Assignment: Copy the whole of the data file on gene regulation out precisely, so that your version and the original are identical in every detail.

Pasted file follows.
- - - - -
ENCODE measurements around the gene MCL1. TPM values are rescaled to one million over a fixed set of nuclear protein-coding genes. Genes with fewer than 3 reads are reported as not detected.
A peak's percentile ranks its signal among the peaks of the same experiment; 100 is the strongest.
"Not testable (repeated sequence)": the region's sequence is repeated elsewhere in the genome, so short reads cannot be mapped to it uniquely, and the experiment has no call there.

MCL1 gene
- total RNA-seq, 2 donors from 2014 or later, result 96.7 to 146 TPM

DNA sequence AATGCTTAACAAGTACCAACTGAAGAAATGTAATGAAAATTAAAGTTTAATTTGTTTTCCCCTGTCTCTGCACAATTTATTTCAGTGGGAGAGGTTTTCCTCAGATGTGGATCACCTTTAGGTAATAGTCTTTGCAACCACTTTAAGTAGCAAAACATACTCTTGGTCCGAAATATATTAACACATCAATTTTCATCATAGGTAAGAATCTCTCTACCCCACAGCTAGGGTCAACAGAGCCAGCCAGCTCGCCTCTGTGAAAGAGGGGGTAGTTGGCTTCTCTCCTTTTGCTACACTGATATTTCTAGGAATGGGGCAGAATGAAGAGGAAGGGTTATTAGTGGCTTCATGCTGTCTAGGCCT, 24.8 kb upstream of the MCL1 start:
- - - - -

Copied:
ENCODE measurements around the gene MCL1. TPM values are rescaled to one million over a fixed set of nuclear protein-coding genes. Genes with fewer than 3 reads are reported as not detected.
A peak's percentile ranks its signal among the peaks of the same experiment; 100 is the strongest.
"Not testable (repeated sequence)": the region's sequence is repeated elsewhere in the genome, so short reads cannot be mapped to it uniquely, and the experiment has no call there.

MCL1 gene
- total RNA-seq, 2 donors from 2014 or later, result 96.7 to 146 TPM

DNA sequence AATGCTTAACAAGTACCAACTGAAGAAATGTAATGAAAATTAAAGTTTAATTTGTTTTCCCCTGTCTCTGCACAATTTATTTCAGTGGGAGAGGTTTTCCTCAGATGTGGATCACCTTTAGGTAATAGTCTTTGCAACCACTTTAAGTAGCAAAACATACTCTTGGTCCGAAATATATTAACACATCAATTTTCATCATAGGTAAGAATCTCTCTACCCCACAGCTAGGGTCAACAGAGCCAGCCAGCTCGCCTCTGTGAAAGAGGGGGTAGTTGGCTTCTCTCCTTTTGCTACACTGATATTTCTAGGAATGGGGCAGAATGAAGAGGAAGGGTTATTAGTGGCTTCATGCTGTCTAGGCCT, 24.8 kb upstream of the MCL1 start: